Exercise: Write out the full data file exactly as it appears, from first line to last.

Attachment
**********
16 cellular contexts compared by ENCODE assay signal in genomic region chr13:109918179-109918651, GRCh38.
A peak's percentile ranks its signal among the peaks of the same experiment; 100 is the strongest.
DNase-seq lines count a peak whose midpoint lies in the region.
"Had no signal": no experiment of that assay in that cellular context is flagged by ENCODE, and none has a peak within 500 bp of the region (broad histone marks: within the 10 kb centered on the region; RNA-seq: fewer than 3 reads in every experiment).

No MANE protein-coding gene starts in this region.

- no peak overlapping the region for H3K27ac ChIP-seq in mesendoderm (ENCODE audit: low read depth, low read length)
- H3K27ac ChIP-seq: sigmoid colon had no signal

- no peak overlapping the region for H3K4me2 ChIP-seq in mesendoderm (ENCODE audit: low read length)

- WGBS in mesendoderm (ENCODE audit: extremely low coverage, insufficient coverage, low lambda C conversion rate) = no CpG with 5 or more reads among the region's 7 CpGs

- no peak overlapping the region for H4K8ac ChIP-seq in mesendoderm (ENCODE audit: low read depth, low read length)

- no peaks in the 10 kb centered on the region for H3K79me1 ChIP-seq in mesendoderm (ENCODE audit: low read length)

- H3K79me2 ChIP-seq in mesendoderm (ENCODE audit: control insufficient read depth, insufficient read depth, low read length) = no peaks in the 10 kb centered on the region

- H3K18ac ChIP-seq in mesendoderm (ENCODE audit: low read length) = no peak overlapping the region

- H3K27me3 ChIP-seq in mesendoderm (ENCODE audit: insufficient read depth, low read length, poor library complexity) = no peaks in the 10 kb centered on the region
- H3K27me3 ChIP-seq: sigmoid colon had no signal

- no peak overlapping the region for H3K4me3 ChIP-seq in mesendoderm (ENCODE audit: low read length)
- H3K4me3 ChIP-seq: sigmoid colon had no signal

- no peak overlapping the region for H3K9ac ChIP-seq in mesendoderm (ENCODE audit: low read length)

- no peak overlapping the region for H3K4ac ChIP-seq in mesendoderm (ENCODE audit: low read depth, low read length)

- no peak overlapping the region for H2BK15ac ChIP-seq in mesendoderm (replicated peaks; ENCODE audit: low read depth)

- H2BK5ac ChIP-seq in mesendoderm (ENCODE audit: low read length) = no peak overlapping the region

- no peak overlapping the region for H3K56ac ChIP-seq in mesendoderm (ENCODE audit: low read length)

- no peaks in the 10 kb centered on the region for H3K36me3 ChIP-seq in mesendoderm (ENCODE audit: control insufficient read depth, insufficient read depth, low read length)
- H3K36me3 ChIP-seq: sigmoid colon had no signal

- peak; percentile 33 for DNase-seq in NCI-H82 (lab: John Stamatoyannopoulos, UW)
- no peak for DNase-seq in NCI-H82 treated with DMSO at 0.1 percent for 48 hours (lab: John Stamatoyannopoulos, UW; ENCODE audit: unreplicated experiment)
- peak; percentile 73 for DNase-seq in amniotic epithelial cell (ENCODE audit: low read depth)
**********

16 cellular contexts compared by ENCODE assay signal in genomic region chr13:109918179-109918651, GRCh38.
A peak's percentile ranks its signal among the peaks of the same experiment; 100 is the strongest.
DNase-seq lines count a peak whose midpoint lies in the region.
"Had no signal": no experiment of that assay in that cellular context is flagged by ENCODE, and none has a peak within 500 bp of the region (broad histone marks: within the 10 kb centered on the region; RNA-seq: fewer than 3 reads in every experiment).

No MANE protein-coding gene starts in this region.

- no peak overlapping the region for H3K27ac ChIP-seq in mesendoderm (ENCODE audit: low read depth, low read length)
- H3K27ac ChIP-seq: sigmoid colon had no signal

- no peak overlapping the region for H3K4me2 ChIP-seq in mesendoderm (ENCODE audit: low read length)

- WGBS in mesendoderm (ENCODE audit: extremely low coverage, insufficient coverage, low lambda C conversion rate) = no CpG with 5 or more reads among the region's 7 CpGs

- no peak overlapping the region for H4K8ac ChIP-seq in mesendoderm (ENCODE audit: low read depth, low read length)

- no peaks in the 10 kb centered on the region for H3K79me1 ChIP-seq in mesendoderm (ENCODE audit: low read length)

- H3K79me2 ChIP-seq in mesendoderm (ENCODE audit: control insufficient read depth, insufficient read depth, low read length) = no peaks in the 10 kb centered on the region

- H3K18ac ChIP-seq in mesendoderm (ENCODE audit: low read length) = no peak overlapping the region

- H3K27me3 ChIP-seq in mesendoderm (ENCODE audit: insufficient read depth, low read length, poor library complexity) = no peaks in the 10 kb centered on the region
- H3K27me3 ChIP-seq: sigmoid colon had no signal

- no peak overlapping the region for H3K4me3 ChIP-seq in mesendoderm (ENCODE audit: low read length)
- H3K4me3 ChIP-seq: sigmoid colon had no signal

- no peak overlapping the region for H3K9ac ChIP-seq in mesendoderm (ENCODE audit: low read length)

- no peak overlapping the region for H3K4ac ChIP-seq in mesendoderm (ENCODE audit: low read depth, low read length)

- no peak overlapping the region for H2BK15ac ChIP-seq in mesendoderm (replicated peaks; ENCODE audit: low read depth)

- H2BK5ac ChIP-seq in mesendoderm (ENCODE audit: low read length) = no peak overlapping the region

- no peak overlapping the region for H3K56ac ChIP-seq in mesendoderm (ENCODE audit: low read length)

- no peaks in the 10 kb centered on the region for H3K36me3 ChIP-seq in mesendoderm (ENCODE audit: control insufficient read depth, insufficient read depth, low read length)
- H3K36me3 ChIP-seq: sigmoid colon had no signal

- peak; percentile 33 for DNase-seq in NCI-H82 (lab: John Stamatoyannopoulos, UW)
- no peak for DNase-seq in NCI-H82 treated with DMSO at 0.1 percent for 48 hours (lab: John Stamatoyannopoulos, UW; ENCODE audit: unreplicated experiment)
- peak; percentile 73 for DNase-seq in amniotic epithelial cell (ENCODE audit: low read depth)